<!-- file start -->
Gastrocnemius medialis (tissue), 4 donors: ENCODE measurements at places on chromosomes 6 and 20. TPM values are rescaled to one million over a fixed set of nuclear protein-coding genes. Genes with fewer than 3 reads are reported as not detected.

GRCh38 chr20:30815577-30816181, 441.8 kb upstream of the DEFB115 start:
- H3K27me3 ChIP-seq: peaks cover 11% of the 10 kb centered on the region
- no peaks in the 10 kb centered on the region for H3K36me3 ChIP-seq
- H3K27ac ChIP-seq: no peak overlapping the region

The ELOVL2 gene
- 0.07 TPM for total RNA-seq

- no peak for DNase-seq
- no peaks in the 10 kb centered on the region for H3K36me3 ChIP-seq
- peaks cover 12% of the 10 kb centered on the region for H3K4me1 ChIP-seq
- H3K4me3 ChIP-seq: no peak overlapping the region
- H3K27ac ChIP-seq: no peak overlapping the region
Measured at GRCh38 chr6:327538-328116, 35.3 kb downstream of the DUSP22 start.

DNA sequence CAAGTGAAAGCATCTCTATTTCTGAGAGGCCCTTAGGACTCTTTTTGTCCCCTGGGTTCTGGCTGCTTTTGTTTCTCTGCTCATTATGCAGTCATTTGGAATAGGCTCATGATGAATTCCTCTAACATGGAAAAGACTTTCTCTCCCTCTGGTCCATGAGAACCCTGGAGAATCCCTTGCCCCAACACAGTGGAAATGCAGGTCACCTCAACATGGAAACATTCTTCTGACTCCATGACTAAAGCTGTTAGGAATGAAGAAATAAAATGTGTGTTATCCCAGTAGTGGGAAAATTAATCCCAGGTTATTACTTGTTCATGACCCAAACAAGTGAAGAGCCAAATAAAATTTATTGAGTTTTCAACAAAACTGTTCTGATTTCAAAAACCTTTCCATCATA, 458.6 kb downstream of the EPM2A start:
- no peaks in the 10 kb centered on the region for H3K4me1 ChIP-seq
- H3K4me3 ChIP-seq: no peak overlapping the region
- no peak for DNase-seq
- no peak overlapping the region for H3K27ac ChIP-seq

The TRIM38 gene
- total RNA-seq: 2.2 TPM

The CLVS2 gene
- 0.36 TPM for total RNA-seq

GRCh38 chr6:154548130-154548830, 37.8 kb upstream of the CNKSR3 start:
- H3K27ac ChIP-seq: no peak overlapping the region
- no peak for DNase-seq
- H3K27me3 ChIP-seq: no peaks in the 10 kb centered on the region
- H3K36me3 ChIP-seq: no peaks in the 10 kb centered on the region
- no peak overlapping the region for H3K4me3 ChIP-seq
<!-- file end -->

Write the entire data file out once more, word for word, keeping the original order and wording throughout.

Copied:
Gastrocnemius medialis (tissue), 4 donors: ENCODE measurements at places on chromosomes 6 and 20. TPM values are rescaled to one million over a fixed set of nuclear protein-coding genes. Genes with fewer than 3 reads are reported as not detected.

GRCh38 chr20:30815577-30816181, 441.8 kb upstream of the DEFB115 start:
- H3K27me3 ChIP-seq: peaks cover 11% of the 10 kb centered on the region
- no peaks in the 10 kb centered on the region for H3K36me3 ChIP-seq
- H3K27ac ChIP-seq: no peak overlapping the region

The ELOVL2 gene
- 0.07 TPM for total RNA-seq

- no peak for DNase-seq
- no peaks in the 10 kb centered on the region for H3K36me3 ChIP-seq
- peaks cover 12% of the 10 kb centered on the region for H3K4me1 ChIP-seq
- H3K4me3 ChIP-seq: no peak overlapping the region
- H3K27ac ChIP-seq: no peak overlapping the region
Measured at GRCh38 chr6:327538-328116, 35.3 kb downstream of the DUSP22 start.

DNA sequence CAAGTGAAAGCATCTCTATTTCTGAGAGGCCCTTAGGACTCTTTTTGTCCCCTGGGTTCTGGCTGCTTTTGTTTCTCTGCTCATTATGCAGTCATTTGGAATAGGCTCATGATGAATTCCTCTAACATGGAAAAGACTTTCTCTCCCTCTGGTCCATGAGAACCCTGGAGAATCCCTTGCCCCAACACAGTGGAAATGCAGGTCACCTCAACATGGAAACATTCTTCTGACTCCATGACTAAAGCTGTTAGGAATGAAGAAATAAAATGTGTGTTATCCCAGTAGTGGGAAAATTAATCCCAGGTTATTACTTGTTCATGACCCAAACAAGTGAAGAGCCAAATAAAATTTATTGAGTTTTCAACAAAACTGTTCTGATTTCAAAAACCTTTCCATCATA, 458.6 kb downstream of the EPM2A start:
- no peaks in the 10 kb centered on the region for H3K4me1 ChIP-seq
- H3K4me3 ChIP-seq: no peak overlapping the region
- no peak for DNase-seq
- no peak overlapping the region for H3K27ac ChIP-seq

The TRIM38 gene
- total RNA-seq: 2.2 TPM

The CLVS2 gene
- 0.36 TPM for total RNA-seq

GRCh38 chr6:154548130-154548830, 37.8 kb upstream of the CNKSR3 start:
- H3K27ac ChIP-seq: no peak overlapping the region
- no peak for DNase-seq
- H3K27me3 ChIP-seq: no peaks in the 10 kb centered on the region
- H3K36me3 ChIP-seq: no peaks in the 10 kb centered on the region
- no peak overlapping the region for H3K4me3 ChIP-seq